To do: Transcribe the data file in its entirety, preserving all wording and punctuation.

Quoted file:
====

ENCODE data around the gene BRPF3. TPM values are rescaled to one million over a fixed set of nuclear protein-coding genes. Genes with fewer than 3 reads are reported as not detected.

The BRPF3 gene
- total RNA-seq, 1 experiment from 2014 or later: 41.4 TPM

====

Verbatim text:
ENCODE data around the gene BRPF3. TPM values are rescaled to one million over a fixed set of nuclear protein-coding genes. Genes with fewer than 3 reads are reported as not detected.

The BRPF3 gene
- total RNA-seq, 1 experiment from 2014 or later: 41.4 TPM